[Lingtyp] Syncretism between forms encoding source and agent

Claude Hagège claude-hagege at wanadoo.fr
Tue Sep 25 06:31:13 EDT 2018


Dear Randy, dear David, dear all,

 

         To my knowledge, Mandarin由 (yóu) does not specifically mark the agent, but   the participant responsible for some situation or action, a participant who, thereby, acts as a source, as in

 

准备工作 由 我负责 (zhǔnbèi gōngzùo yóu wǒ fùzé) « the person responsible for the preparation work will be me ».

 

The Mandarin adposition which marks the agent is usually 被 (bèi) rather than 由 ((yóu). For example,

 

 他们没有 被 困难吓倒 (tāmen méiyǒu bèi  kùnnán xiàdăo « they have not been frightened away by difficulties ».

 

It is interesting to note that, contrary to the common Sino-Tibetan tendency by which actor and source use the same adposition, Mandarin does not, at least in its present literary usage. This situation leads us to ask whether the notions of source and actor are not actually, despite the frequent formal syncretism induced by the semantic kinship, distinct notions.

This suggestion could be borne out by Malay-Indonesian facts. According to David, « the use of dari to mark agents is characteristic of Eastern contact varieties of Malay. [He has]  heard it in, among other places, Papua, Halmahera, Ambon, Maluku Tenggara and Timor.  And it is also attested in the Kirinda subdialect of Sri Lankan Malay ».  This use, though not quite widespread,  is not unknown in Jakarta, in Bandung and in North-West Sumateran varieties of Indonesian. In  these varieties, the most frequent mark of agents is oleh, especially, but not only, after a passive verb, marked as such by the prefix di-. Interestingly, however, oleh and dari can both be used in certain constructions. For example, in Bandung, I have heard both 

 

dia  tidak  mati  dari  penyakit

 

and

 

dia tidak mati oleh  penyakit, 

 

both meaning, literally, « he is not dead because of illness ».

 

According to informants (to the extent that their judgments are reliable…), the use of oleh rather than dari in this context stresses the fat that illness is seen as a deciding factor, implicitly comparable to a human being in terms of efficacy (so to say !).

 

Thus, the differences between the notions of source and agent, although often treated the same way in many languages, deserve an indepth study.

 

All the best

 

Claude  (Collège de France, Paris, chaire de théorie linguistique)

(claude-hagege at wanadoo.fr)



De : Lingtyp [mailto:lingtyp-bounces at listserv.linguistlist.org] De la part de Randy J. LaPolla
Envoyé : samedi 21 juillet 2018 13:43
À : Ponrawee Prasertsom
Cc : lingtyp at listserv.linguistlist.org
Objet : Re: [Lingtyp] Syncretism between forms encoding source and agent

 

Sorry, there is a typo in my last message: the Mandarin pronunciation of the Sinitic word I mentioned should be yóu (not yǒu).

 

Randy

-----

Randy J. LaPolla, PhD FAHA (羅仁地)

Professor of Linguistics and Chinese, School of Humanities 

Nanyang Technological University

HSS-03-45, 14 Nanyang Drive | Singapore 637332

http://randylapolla.net/

Most recent book:

https://www.routledge.com/The-Sino-Tibetan-Languages-2nd-Edition/LaPolla-Thurgood/p/book/9781138783324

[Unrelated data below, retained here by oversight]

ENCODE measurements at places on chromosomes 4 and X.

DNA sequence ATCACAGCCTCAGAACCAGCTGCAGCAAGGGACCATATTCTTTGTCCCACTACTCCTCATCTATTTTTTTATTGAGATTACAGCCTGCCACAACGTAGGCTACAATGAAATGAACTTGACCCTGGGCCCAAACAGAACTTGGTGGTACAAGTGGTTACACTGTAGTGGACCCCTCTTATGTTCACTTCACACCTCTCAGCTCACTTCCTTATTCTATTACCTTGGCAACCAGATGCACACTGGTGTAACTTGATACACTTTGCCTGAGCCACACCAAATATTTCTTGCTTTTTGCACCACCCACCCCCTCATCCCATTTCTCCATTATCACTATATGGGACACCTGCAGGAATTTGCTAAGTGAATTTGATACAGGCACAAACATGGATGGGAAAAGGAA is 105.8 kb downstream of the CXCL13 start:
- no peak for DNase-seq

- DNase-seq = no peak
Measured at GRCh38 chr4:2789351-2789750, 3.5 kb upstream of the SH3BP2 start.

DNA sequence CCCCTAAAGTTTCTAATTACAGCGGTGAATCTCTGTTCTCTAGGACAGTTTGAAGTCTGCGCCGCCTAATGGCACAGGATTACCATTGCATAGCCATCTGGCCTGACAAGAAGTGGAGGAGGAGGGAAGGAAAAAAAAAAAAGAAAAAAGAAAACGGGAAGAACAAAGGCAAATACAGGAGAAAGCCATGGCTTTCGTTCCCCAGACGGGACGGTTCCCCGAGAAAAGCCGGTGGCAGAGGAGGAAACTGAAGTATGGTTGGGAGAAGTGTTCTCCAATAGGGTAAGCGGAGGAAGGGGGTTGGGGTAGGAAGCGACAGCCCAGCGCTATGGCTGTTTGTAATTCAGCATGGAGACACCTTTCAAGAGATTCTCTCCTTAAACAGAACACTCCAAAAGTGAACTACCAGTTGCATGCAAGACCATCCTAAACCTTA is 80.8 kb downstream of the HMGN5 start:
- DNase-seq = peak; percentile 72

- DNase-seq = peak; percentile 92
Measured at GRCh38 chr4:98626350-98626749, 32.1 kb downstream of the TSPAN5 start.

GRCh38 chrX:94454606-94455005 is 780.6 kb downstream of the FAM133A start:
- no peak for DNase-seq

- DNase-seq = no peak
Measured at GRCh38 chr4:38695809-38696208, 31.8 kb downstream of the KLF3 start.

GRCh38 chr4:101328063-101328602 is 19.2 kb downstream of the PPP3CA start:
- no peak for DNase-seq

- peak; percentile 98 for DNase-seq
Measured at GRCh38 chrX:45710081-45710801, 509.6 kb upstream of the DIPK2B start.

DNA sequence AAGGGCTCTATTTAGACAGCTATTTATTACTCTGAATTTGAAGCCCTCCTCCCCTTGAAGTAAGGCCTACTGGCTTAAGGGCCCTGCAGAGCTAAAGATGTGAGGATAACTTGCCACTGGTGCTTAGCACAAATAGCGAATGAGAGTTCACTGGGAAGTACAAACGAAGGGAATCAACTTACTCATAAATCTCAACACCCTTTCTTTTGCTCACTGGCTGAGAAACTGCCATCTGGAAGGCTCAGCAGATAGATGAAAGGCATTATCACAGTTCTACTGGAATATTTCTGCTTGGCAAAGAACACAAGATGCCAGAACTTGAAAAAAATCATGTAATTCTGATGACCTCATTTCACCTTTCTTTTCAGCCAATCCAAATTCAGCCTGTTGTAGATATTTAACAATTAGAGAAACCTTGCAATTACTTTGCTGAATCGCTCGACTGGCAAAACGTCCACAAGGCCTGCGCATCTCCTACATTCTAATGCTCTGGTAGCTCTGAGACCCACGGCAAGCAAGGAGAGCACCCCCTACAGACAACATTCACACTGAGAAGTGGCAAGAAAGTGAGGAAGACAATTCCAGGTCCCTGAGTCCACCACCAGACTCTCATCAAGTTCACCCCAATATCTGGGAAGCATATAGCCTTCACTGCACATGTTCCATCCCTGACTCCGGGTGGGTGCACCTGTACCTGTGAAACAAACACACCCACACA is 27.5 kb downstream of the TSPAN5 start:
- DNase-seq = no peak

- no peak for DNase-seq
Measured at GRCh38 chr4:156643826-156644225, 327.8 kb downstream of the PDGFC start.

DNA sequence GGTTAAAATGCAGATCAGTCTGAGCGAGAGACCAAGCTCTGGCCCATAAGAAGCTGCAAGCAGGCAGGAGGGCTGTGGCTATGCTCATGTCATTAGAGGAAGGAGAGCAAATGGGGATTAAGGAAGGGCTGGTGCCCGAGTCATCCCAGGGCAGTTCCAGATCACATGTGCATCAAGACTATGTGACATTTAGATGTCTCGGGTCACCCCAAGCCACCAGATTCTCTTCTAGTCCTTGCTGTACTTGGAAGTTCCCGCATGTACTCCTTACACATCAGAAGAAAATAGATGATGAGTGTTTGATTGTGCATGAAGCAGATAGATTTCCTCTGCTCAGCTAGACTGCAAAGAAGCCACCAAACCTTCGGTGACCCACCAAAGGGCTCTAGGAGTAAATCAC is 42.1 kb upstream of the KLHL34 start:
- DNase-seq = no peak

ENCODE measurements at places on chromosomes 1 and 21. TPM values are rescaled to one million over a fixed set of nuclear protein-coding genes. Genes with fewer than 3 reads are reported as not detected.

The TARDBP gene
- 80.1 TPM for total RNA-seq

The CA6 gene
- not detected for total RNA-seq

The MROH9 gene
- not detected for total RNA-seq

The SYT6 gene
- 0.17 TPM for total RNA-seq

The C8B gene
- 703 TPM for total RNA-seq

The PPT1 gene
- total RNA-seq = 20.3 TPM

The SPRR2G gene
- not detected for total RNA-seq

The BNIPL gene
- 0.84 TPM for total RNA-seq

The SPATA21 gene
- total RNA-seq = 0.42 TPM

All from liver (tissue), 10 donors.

On 21 Jul 2018, at 7:31 PM, Randy J. LaPolla <randy.lapolla at gmail.com> wrote:

 

Dear Ponrawee Prasertsom,

In the Sino-Tibetan languages it is common for the same adposition to be used for ablative (source), instrument, manner adverb, actor, and/or causal clause marker. See the following papers:

 

LaPolla, Randy J. 1995. On the utility of the concepts of markedness and prototypes in understanding the development of morphological systems. Bulletin of the Institute of History and Philology  66.4:1149-1185.

www.ntu.edu.sg/home/randylapolla/Papers/LaPolla_1995_On_the_Utility_of_the_Concepts_of_Markedness_and_Prototypes_in_Understanding_the_Development_of_Morphological_Systems.pdf 

 

LaPolla, Randy J. 1995. Ergative marking in Tibeto-Burman. In Yoshio Nishi, James A. Matisoff, & Yasuhiko Nagano (eds.), New horizons in Tibeto-Burman morpho-syntax (Senri Ethnological Studies 41), 189-228. Osaka: National Museum of Ethnology.

www.ntu.edu.sg/home/randylapolla/Papers/LaPolla_1995_Ergative_Marking_in_Tibeto-Burman.pdf

 

LaPolla, Randy J. 2004. On nominal relational morphology in Tibeto-Burman. In Ying-jin Lin, Fang-min Hsu, Chun-chih Lee, Jackson T.-S. Sun, Hsiu-fang Yang, and Dah-an Ho (eds.),  Studies on Sino-Tibetan languages: Papers in honor of Professor Hwang-cherng Gong on his seventieth birthday, 43-74. Taipei: Institute of Linguistics, Academia Sinica, December 2004.

www.ntu.edu.sg/home/randylapolla/Papers/LaPolla_2004_On_Nominal_Relational_Morphology_in_Tibeto-Burman.pdf

 

These papers mainly talk about Tibeto-Burman, but in Sinitic (Chinese) the same is true of the particle yǒu (由).

 

All the best,

Randy   

-----

Randy J. LaPolla, PhD FAHA (羅仁地)

Professor of Linguistics and Chinese, School of Humanities 

Nanyang Technological University

HSS-03-45, 14 Nanyang Drive | Singapore 637332

http://randylapolla.net/

Most recent book:

https://www.routledge.com/The-Sino-Tibetan-Languages-2nd-Edition/LaPolla-Thurgood/p/book/9781138783324

 

 

 

 

 

 

On 21 Jul 2018, at 6:06 AM, Ponrawee Prasertsom <ponrawee.pra at gmail.com> wrote:

 

Dear all,

 

I am exploring research possibilities on the language of motion events.

 

Does anyone know of a language that employs the same form (in any strategy--case, preposition, syntactic roles etc.) that for coding source (the starting point in a motion event, as in: I walked *from* my house to school) and agent? 

 

Related references would also be highly appreciated.

 

Sincerely,

 

Ponrawee Prasertsom

 

Graduate Student

Department of Linguistics

Chulalongkorn University

Bangkok, Thailand

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